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Article
March 1950

EPITHELIAL INVASION OF ANTERIOR CHAMBER FOLLOWING CATARACT EXTRACTIONEffect of Radiation Therapy

Author Affiliations

BROOKLYN
From the Department of Ophthalmology, Long Island College Hospital and College of Medicine; Mortimer A. Lasky, M.D., Ophthalmologist in Chief (Acting).

Arch Ophthalmol. 1950;43(3):509-519. doi:10.1001/archopht.1950.00910010518011
Abstract

EPITHELIAL invasion of the anterior chamber is a most malignant postoperative complication of cataract extraction. Estimates of the incidence vary from 0.061 to 0.11 per cent.2 When one considers the number of cataract extractions that are performed by surgeons of varying abilities and with various methods, the incidence of this complication is remarkably low. Since this is an infrequent complication, the finding of 5 cases during the past two years merits report.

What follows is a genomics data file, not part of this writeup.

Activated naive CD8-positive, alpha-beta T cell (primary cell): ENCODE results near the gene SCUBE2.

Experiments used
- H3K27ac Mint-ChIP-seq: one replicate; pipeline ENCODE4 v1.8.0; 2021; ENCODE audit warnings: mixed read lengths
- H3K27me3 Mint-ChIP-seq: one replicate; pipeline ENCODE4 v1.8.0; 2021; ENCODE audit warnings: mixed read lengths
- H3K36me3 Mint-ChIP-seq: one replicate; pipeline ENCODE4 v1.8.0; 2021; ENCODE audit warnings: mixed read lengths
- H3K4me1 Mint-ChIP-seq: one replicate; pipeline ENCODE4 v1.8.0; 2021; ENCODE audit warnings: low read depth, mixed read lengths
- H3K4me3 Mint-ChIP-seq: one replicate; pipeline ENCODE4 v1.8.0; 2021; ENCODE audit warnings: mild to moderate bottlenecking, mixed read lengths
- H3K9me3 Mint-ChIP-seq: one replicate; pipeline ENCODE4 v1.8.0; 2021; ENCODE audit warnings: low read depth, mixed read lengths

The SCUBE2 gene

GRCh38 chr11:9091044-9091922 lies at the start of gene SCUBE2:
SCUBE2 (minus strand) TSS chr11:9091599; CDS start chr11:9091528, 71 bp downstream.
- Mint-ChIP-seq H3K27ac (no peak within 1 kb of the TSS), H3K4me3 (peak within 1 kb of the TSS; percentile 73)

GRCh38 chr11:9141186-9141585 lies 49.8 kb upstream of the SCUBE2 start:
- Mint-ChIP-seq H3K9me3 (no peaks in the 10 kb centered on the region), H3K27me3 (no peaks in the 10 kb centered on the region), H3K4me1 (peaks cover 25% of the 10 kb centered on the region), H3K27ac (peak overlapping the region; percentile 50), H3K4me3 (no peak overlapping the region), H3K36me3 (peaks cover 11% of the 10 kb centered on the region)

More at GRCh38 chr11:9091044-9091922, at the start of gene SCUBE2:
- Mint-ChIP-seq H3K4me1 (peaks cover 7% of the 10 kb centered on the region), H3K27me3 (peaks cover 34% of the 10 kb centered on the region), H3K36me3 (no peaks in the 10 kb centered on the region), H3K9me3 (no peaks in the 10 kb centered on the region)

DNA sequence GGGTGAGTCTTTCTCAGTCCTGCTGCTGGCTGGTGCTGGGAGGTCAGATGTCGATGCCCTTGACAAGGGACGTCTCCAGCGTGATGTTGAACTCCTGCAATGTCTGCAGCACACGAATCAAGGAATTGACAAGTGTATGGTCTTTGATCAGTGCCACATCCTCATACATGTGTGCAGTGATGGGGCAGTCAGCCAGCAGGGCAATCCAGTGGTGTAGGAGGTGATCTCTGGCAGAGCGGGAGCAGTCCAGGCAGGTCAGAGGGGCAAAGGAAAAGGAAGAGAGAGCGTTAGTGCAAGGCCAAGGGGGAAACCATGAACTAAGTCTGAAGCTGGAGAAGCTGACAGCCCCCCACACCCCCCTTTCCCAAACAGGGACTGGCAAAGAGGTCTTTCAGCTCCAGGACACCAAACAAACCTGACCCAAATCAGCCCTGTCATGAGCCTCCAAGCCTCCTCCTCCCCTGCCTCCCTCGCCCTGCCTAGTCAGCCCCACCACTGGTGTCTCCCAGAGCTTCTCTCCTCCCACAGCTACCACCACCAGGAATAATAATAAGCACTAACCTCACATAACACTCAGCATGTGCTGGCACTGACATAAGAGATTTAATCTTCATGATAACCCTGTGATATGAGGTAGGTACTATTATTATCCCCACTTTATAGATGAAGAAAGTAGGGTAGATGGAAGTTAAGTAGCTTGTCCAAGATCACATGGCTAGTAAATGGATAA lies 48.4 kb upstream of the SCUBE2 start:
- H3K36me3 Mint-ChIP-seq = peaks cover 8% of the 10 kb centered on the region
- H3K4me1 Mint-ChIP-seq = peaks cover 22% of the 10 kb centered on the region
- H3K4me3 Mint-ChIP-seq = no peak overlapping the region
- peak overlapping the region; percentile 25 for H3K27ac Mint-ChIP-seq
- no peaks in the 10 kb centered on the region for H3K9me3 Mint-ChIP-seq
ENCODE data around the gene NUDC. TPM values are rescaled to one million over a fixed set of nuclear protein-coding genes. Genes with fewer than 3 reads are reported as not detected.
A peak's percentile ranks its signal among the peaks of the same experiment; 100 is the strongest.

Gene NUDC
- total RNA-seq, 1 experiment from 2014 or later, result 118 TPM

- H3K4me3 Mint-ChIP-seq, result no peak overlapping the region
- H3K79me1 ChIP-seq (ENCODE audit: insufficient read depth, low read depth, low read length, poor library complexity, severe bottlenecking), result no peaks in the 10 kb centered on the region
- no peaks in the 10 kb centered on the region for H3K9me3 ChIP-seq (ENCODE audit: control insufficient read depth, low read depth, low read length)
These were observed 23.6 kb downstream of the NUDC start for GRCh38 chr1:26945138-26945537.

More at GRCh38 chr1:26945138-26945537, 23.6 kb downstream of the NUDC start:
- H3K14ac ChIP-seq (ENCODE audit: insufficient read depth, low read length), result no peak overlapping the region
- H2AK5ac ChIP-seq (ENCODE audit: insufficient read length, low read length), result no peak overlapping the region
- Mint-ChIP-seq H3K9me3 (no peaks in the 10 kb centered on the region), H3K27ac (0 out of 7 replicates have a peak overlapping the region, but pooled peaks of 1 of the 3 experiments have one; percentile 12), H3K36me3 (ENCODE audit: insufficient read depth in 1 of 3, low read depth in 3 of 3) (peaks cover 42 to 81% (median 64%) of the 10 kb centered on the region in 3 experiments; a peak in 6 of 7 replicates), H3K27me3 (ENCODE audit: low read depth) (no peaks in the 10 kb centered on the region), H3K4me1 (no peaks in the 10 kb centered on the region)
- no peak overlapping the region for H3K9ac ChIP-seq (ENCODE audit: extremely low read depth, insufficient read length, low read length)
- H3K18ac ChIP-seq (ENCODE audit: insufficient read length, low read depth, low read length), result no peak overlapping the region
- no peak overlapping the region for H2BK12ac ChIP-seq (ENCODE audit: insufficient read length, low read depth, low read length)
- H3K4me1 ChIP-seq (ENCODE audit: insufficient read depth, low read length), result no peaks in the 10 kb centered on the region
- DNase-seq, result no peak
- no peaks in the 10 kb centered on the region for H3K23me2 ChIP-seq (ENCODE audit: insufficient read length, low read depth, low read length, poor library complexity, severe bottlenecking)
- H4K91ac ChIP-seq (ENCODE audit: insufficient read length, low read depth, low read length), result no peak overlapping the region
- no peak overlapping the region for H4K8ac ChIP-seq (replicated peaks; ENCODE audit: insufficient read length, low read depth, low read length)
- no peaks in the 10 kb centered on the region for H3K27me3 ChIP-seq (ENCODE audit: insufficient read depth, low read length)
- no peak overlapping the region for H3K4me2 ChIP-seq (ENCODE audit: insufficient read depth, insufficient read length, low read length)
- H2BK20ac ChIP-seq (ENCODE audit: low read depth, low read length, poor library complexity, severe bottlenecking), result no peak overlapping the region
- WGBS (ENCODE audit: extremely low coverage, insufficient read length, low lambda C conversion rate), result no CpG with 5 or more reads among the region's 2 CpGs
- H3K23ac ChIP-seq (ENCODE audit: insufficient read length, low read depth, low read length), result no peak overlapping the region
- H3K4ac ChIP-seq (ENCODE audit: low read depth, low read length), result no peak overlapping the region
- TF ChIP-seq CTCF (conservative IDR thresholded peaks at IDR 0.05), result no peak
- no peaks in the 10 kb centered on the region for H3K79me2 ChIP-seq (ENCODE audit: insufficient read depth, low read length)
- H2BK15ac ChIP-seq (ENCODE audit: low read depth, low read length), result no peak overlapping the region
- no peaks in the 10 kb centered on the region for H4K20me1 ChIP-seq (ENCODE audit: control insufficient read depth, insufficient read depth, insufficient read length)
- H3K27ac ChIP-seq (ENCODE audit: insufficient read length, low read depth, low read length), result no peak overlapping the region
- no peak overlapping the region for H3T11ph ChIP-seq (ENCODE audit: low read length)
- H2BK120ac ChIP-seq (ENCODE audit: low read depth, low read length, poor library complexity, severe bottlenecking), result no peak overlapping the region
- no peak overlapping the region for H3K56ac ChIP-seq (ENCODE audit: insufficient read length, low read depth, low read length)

REPORT OF CASES 

Case 1.  —Mr. P. J., aged 70, was examined at the Kings County Hospital. A mature cataract in the right eye and an immature cataract in the left eye were noted on routine ophthalmologic examination. The preoperative physical and laboratory studies3 revealed little of clinical significance.A preliminary iridectomy of the right eye was performed on Aug. 20, 1947. The patient was readmitted to the hospital for extraction of the cataract on

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